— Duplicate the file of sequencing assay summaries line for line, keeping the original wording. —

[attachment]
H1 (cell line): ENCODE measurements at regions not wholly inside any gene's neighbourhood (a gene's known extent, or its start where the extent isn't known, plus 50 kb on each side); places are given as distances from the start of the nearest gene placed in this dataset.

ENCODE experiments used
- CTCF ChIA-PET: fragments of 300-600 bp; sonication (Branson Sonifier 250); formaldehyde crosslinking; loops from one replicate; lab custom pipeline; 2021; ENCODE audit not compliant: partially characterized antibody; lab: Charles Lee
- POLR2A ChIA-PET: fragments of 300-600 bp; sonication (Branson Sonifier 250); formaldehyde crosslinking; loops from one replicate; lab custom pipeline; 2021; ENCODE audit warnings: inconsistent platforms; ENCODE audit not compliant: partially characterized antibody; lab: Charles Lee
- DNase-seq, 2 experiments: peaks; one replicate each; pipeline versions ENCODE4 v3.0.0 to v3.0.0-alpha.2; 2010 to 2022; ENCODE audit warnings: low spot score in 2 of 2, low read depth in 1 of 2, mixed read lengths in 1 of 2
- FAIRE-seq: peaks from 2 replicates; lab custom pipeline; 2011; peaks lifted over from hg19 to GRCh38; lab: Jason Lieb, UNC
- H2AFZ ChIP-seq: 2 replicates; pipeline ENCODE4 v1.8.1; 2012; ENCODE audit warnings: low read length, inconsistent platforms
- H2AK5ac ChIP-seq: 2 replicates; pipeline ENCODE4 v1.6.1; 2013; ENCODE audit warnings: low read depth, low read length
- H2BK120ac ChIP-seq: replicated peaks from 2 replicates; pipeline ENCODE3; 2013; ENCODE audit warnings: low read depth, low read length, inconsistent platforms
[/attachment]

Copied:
H1 (cell line): ENCODE measurements at regions not wholly inside any gene's neighbourhood (a gene's known extent, or its start where the extent isn't known, plus 50 kb on each side); places are given as distances from the start of the nearest gene placed in this dataset.

ENCODE experiments used
- CTCF ChIA-PET: fragments of 300-600 bp; sonication (Branson Sonifier 250); formaldehyde crosslinking; loops from one replicate; lab custom pipeline; 2021; ENCODE audit not compliant: partially characterized antibody; lab: Charles Lee
- POLR2A ChIA-PET: fragments of 300-600 bp; sonication (Branson Sonifier 250); formaldehyde crosslinking; loops from one replicate; lab custom pipeline; 2021; ENCODE audit warnings: inconsistent platforms; ENCODE audit not compliant: partially characterized antibody; lab: Charles Lee
- DNase-seq, 2 experiments: peaks; one replicate each; pipeline versions ENCODE4 v3.0.0 to v3.0.0-alpha.2; 2010 to 2022; ENCODE audit warnings: low spot score in 2 of 2, low read depth in 1 of 2, mixed read lengths in 1 of 2
- FAIRE-seq: peaks from 2 replicates; lab custom pipeline; 2011; peaks lifted over from hg19 to GRCh38; lab: Jason Lieb, UNC
- H2AFZ ChIP-seq: 2 replicates; pipeline ENCODE4 v1.8.1; 2012; ENCODE audit warnings: low read length, inconsistent platforms
- H2AK5ac ChIP-seq: 2 replicates; pipeline ENCODE4 v1.6.1; 2013; ENCODE audit warnings: low read depth, low read length
- H2BK120ac ChIP-seq: replicated peaks from 2 replicates; pipeline ENCODE3; 2013; ENCODE audit warnings: low read depth, low read length, inconsistent platforms